Thousands take part in Yorkshire Marathon

Runners make there way past York Minster on the Yorkshire Marathon

Runners make there way past York Minster on the Yorkshire Marathon

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Triumphant athletes, an octogenarian, hopeful first-timers and fundraisers in their thousands pounded pavements during the Yorkshire Marathon.

Around 9,000 people took in the historical landmarks of York during races which included the main route, a 10-mile challenge and wheelchair race on Sunday.

Paul Martelletti, a New Zealander who lives in London, won the main Plusnet Yorkshire Marathon, crossing the finish line at York University after starting there two hours, 19 minutes and 36 seconds earlier.

Mr Martelletti, 37, said: “I feel great. It’s awesome that I won but I really worked for it.”

He was followed by Tom Charles and Scott Harrington.

Sarah Lowery, 34, of Sheffield Running Club, was the female winner of the marathon, clocking in at two hours, 45 minutes and 53 seconds.

Runners make there way past York Minster on the Yorkshire Marathon

Runners make there way past York Minster on the Yorkshire Marathon

She said: “I’m going to do lots of eating and lots of drinking – all the things I’ve not been able to do for four months.”

Joasia Zakrzewski and Michelle Nolan came second and third in the women’s competition.

Joe Sagar, 22, of Spenborough Athletics Club, won the 10-mile race in 54 minutes and one second. Victoria Whitehead, 42, of the Valley Striders, took the top spot in the women’s 10-mile with a time of one hour, two minutes and 44 seconds.

Leeds’s Callum Hall, 24, won the wheelchair race in two hours, one minute and 35 seconds.

Runners make there way past York Minster on the Yorkshire Marathon

Runners make there way past York Minster on the Yorkshire Marathon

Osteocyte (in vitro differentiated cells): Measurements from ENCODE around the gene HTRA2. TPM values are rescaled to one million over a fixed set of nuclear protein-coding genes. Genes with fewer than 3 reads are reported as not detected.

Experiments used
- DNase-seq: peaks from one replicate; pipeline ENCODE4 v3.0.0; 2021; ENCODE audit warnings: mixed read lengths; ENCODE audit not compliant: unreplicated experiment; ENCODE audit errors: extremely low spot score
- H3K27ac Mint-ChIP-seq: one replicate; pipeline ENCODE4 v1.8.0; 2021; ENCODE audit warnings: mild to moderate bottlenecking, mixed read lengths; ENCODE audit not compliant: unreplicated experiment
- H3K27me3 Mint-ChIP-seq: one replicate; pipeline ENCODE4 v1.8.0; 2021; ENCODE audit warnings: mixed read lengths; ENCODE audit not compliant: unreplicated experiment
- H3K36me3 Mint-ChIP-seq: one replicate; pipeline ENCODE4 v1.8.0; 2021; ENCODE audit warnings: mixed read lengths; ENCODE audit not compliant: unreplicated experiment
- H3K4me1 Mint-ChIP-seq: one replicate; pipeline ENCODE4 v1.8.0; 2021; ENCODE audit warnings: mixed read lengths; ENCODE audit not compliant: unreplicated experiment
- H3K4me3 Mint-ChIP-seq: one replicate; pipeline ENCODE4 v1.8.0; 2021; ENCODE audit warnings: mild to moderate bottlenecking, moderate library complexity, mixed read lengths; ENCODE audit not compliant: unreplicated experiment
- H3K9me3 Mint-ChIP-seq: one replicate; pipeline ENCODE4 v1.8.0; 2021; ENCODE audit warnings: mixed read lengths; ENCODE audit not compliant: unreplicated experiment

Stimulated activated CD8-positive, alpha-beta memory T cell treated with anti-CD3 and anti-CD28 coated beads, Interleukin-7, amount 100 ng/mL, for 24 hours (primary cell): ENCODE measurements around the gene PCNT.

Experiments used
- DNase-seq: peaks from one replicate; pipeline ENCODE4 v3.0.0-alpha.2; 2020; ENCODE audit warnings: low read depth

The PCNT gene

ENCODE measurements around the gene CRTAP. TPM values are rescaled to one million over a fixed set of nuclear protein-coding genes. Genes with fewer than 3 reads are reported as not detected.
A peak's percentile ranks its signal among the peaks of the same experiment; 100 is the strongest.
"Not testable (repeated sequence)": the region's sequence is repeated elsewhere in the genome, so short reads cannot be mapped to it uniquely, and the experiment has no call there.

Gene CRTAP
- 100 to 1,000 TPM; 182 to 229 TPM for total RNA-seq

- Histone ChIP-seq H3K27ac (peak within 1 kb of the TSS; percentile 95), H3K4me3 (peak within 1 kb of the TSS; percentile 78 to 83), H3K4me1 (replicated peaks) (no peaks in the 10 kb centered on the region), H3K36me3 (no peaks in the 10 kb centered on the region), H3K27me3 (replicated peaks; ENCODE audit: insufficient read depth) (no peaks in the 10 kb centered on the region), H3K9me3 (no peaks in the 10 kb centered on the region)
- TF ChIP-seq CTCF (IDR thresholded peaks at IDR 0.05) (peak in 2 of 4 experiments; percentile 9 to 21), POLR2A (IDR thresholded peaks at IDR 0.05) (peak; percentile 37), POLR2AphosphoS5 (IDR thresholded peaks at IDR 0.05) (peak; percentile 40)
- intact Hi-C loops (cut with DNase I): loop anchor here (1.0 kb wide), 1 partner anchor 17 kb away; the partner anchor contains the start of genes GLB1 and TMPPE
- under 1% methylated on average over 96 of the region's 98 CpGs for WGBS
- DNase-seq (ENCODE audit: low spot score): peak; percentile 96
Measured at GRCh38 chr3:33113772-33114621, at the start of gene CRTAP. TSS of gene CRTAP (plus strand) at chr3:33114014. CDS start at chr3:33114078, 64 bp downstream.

He was closely followed by Chris Nash and Paralympian Jade Jones.

She said: “I really enjoyed it, it was a tough course – a bit up and down. But you don’t realise when you’re doing it. There were people all the way along cheering and really excited to see a marathon in Yorkshire.”

Ray Matthews, a 75-year-old man from Maltby, South Yorkshire, last month completed his mission to run 75 marathons in 75 days for Rotherham’s Newman School, which helps people with special needs and disabilities.

Yesterday he helped to open the event before taking part in the 10-mile route. He said: “It sounds a bit crazy but that was only 10 miles. I’ve enjoyed being able to talk to people and help people.

Paul Martelletti wins the Marathon. Picture by Simon Hulme

Paul Martelletti wins the Marathon. Picture by Simon Hulme

“I don’t know what it is, (but) I’ve got something that allows me to be able to run and the main thing is, as you get older, you’ve got to not let being 75 be a hindrance.”

But Jean Snelling, of the York Knavesmire Harriers, was the event’s oldest participant at 80. After finishing 10 miles she said that her marathon place is already booked for 2017.

“I didn’t start running until I was 62 and the Harriers got me going. Since then I’ve done 14 or 15 marathons.”

Ex-serviceman Alex Pearl, of York, raised more than £800 towards Help for Heroes by taking part in the 10-mile race with a 25kg rucksack on his back.

“I felt I should go through the suffering, pain and training they do,” he said.

The Yorkshire Post is media partner for the marathon, which is part of the lasting legacy of the late fundraiser and campaigner Jane Tomlinson.

Picture by Simon Hulme

Picture by Simon Hulme

She raised almost £2m for charity by tackling a series of challenges despite being diagnosed with incurable cancer.

Runners could opt to raise money for any cause but the event’s charity partners include Martin House Children’s Hospice, Candlelighters and Macmillan Cancer Support.

Travelling into York along University Road, runners entered the city through Walmgate Bar. They continued along Parliament Street before passing York Minster and exiting the old city through Monk Bar.

The route then took runners north east towards Stockton-on- the-Forest and on to Upper Helmsley and Sand Hutton. The course headed south towards Buttercrambe Moor Wood and on to Stamford Bridge, where it turned before heading back towards York.

Runners continued towards Murton before turning and heading north into Holtby. The route then continued into the village of Murton, via Bad Bargain Lane and under the A64 towards Osbaldwick and back to the grand finale.

By Richard Ponter

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